It’s important though to find an answer to David’s question, “Who are we that God is so concerned about us?” What are we, and where are we going?
The world gives us all kinds of answers. Some scientists tell us that we’re just accidents of nature, no more important than the cockroach that runs across the kitchen floor. The Christian apologist Frank Turek says that evolutionists regard human beings as nothing more than wet robots.
Really? Is that all we are - nothing more than moist machines with no direction in our lives and no purpose to our existence?
The Bible gives us this answer: “You are a special. You are a unique person created in the image of God.”
In Genesis 2, God reaches down and takes the dust of the ground. He forms it into a human body, and breathes into its nostrils the breath of life. He gives life to Adam and then He also created Eve.
Our first parents then lived in this paradise which God had created. There was no doubt in their minds that they had a purpose - to live in fellowship with the God who created them. They lived for a while enjoying the purpose for which they were created, to have fellowship with God, and to honour Him with their lives.
The Latin for image of God is Imago Dei. Adam and Even were given the capacity to think and be creative. One of the great privileges we have as the pinnacle of God’s creation is the call to reflect the very nature and character of God.
We need to recognise this important point. We were created by God, for God and we’re important to Him, so we must not think too lowly of ourselves.
In Psalm 8 David understands this truth when he says, “You made him a little lower than the heavenly beings and crowned him with glory and honour.”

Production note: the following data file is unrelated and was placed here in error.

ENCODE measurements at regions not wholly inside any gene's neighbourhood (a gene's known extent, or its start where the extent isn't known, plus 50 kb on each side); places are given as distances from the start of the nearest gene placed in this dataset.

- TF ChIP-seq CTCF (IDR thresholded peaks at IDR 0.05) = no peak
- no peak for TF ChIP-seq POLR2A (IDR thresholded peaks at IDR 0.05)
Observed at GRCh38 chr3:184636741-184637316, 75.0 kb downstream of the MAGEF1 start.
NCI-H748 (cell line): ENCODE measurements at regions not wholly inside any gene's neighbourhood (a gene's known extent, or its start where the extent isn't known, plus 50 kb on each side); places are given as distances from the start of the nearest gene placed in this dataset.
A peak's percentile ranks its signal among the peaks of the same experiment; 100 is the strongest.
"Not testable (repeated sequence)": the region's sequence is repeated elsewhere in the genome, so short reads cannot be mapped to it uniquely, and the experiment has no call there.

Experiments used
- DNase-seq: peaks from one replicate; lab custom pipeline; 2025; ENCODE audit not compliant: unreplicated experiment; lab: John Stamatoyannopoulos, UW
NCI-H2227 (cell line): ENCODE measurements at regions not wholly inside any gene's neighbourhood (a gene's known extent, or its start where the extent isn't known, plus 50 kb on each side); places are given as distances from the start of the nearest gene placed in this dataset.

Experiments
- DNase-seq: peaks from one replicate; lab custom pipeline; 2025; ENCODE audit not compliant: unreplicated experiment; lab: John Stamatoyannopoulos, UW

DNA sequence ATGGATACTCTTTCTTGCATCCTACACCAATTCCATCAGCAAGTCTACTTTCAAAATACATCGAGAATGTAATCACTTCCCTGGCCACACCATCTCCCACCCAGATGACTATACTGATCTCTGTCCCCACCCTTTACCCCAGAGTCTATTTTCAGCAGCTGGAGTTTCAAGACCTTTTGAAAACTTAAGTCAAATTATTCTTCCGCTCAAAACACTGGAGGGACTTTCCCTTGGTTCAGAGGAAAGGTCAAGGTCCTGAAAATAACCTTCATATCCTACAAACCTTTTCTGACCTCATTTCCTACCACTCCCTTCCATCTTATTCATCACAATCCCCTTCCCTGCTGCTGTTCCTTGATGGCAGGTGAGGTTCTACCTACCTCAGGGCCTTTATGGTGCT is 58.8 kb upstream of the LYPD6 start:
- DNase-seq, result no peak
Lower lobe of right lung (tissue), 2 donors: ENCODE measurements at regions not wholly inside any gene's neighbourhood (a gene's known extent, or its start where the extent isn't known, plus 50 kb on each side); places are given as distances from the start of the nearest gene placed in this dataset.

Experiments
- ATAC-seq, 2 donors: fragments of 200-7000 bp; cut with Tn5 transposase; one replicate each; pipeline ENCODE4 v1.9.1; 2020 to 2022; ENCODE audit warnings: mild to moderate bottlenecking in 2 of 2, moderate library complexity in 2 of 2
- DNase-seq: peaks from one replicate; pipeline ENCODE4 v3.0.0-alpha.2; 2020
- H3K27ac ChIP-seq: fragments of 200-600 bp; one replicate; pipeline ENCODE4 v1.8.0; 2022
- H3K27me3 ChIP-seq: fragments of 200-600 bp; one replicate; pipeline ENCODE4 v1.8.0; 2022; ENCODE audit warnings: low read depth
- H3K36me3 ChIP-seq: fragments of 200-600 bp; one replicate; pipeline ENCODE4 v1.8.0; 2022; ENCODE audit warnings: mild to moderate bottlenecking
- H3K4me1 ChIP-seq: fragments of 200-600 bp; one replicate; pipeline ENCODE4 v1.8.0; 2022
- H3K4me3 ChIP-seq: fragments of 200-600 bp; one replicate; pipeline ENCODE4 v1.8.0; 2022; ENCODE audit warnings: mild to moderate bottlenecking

So we must not think too lowly of ourselves, but the opposite also applies. Romans 12:3 says, “Do not think of yourself more highly than you ought, but rather think of yourself with sober judgment, in accordance with the faith God has distributed to each of you.” Yes, we’re created in the image of God, but that image has become marred by our sin.
Just like Adam and Eve, we need to recognise our spiritual nakedness before this Holy, Almighty God.
We were created to walk with God. We were created to talk with Him. We were created to have fellowship with Him. But now we can’t because there is a great chasm between us. And that chasm is created by sin.
This is why it is good to remember that we should not think too highly of ourselves.
This is essentially what happened when sin entered the world. The great attraction was the false promise given by satan in Genesis 3:4-5. “You will not surely die, for God knows that when you eat of it your eyes will be opened, and you will be like God, knowing good and evil.”
It is this lie which is at the heart of the sin problem. “I am not just created in the image of God. I am God. I will control my own life and my own destiny.”